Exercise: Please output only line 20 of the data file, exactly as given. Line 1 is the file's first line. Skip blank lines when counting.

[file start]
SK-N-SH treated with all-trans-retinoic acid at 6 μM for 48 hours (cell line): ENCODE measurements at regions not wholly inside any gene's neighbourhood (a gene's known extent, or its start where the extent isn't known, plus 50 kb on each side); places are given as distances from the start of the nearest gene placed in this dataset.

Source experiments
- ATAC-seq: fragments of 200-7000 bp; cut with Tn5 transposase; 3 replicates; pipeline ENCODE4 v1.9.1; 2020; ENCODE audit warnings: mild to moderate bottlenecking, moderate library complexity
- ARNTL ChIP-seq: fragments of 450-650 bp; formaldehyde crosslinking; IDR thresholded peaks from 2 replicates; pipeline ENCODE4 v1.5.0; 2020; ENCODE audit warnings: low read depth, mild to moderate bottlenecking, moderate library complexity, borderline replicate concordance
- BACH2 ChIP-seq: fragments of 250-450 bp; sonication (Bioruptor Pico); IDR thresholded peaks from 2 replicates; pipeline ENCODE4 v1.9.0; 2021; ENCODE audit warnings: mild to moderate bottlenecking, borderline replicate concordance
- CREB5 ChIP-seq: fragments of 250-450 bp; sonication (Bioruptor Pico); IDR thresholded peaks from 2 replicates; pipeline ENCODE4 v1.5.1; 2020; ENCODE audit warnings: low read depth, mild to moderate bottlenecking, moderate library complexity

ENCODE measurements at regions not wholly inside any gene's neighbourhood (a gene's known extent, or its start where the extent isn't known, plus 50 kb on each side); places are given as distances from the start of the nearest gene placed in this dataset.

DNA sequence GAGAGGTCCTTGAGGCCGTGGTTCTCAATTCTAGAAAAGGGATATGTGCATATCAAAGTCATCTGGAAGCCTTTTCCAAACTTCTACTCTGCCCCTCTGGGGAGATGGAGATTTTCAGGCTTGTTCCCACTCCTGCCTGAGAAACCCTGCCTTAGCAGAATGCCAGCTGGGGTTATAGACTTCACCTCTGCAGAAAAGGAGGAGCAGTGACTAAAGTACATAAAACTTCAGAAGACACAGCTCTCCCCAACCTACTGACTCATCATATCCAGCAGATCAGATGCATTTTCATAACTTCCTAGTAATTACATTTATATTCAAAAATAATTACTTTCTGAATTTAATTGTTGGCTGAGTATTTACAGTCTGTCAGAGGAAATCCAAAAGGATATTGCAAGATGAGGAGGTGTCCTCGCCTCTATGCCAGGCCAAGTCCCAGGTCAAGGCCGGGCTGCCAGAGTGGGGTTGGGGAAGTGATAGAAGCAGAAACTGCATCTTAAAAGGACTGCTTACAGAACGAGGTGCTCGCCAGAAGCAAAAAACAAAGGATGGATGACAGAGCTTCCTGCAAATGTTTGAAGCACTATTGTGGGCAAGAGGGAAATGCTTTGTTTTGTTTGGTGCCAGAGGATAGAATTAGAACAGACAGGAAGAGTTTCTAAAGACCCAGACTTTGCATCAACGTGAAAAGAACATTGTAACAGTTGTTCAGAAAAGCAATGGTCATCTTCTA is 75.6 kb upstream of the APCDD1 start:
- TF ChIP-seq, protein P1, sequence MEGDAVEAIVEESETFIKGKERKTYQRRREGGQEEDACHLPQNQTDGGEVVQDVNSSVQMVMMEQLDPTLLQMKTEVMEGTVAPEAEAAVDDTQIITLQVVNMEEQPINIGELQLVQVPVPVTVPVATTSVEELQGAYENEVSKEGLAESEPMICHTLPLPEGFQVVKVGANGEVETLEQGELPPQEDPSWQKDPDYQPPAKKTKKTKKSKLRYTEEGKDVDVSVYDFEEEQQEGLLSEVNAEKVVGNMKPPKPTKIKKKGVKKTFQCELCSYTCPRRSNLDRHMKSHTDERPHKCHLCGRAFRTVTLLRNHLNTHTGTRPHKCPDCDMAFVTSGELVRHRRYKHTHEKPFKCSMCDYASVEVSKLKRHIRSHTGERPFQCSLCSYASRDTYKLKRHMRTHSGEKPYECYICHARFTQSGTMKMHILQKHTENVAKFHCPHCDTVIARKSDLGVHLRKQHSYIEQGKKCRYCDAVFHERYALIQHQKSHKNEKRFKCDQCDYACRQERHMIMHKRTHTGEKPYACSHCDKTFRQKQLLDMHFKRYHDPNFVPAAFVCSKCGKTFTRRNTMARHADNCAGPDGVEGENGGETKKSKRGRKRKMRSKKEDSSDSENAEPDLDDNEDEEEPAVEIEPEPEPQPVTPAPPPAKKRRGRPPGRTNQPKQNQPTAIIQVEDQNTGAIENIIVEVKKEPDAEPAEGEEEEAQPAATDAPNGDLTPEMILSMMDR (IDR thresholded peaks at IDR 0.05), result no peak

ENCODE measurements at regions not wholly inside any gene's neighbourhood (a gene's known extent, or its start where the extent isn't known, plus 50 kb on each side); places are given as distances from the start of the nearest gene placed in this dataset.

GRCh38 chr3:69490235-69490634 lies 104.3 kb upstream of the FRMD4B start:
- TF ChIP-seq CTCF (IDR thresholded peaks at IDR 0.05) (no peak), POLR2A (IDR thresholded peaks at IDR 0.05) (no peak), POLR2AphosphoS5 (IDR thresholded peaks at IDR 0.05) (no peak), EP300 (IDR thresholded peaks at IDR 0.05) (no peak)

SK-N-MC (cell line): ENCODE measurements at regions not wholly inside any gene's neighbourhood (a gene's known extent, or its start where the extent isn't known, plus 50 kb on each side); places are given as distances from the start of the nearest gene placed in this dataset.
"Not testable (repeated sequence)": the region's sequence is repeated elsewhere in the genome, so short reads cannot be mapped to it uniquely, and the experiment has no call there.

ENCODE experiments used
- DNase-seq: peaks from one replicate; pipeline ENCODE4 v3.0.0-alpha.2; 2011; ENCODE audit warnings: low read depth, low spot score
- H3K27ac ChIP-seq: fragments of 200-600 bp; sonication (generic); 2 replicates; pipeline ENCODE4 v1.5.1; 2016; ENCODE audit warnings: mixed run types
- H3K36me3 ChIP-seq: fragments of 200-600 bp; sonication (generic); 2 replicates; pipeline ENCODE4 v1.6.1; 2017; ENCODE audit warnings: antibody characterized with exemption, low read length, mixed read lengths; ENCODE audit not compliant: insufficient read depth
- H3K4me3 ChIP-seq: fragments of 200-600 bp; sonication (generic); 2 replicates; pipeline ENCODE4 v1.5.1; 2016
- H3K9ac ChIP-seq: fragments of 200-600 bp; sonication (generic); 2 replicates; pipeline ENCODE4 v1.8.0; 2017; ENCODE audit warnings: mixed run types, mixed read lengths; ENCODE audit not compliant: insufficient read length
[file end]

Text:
- H3K9ac ChIP-seq: fragments of 200-600 bp; sonication (generic); 2 replicates; pipeline ENCODE4 v1.8.0; 2017; ENCODE audit warnings: mixed run types, mixed read lengths; ENCODE audit not compliant: insufficient read length